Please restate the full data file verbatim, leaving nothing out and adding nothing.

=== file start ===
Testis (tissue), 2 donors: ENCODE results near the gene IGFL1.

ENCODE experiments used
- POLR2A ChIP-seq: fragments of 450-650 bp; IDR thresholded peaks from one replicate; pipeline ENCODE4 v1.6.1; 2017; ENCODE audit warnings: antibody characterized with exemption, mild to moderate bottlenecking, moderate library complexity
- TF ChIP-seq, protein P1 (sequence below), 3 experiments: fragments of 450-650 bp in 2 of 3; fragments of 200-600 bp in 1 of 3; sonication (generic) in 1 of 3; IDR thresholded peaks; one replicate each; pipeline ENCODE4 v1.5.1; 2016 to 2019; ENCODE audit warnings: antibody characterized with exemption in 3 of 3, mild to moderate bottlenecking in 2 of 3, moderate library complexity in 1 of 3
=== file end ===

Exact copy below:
Testis (tissue), 2 donors: ENCODE results near the gene IGFL1.

ENCODE experiments used
- POLR2A ChIP-seq: fragments of 450-650 bp; IDR thresholded peaks from one replicate; pipeline ENCODE4 v1.6.1; 2017; ENCODE audit warnings: antibody characterized with exemption, mild to moderate bottlenecking, moderate library complexity
- TF ChIP-seq, protein P1 (sequence below), 3 experiments: fragments of 450-650 bp in 2 of 3; fragments of 200-600 bp in 1 of 3; sonication (generic) in 1 of 3; IDR thresholded peaks; one replicate each; pipeline ENCODE4 v1.5.1; 2016 to 2019; ENCODE audit warnings: antibody characterized with exemption in 3 of 3, mild to moderate bottlenecking in 2 of 3, moderate library complexity in 1 of 3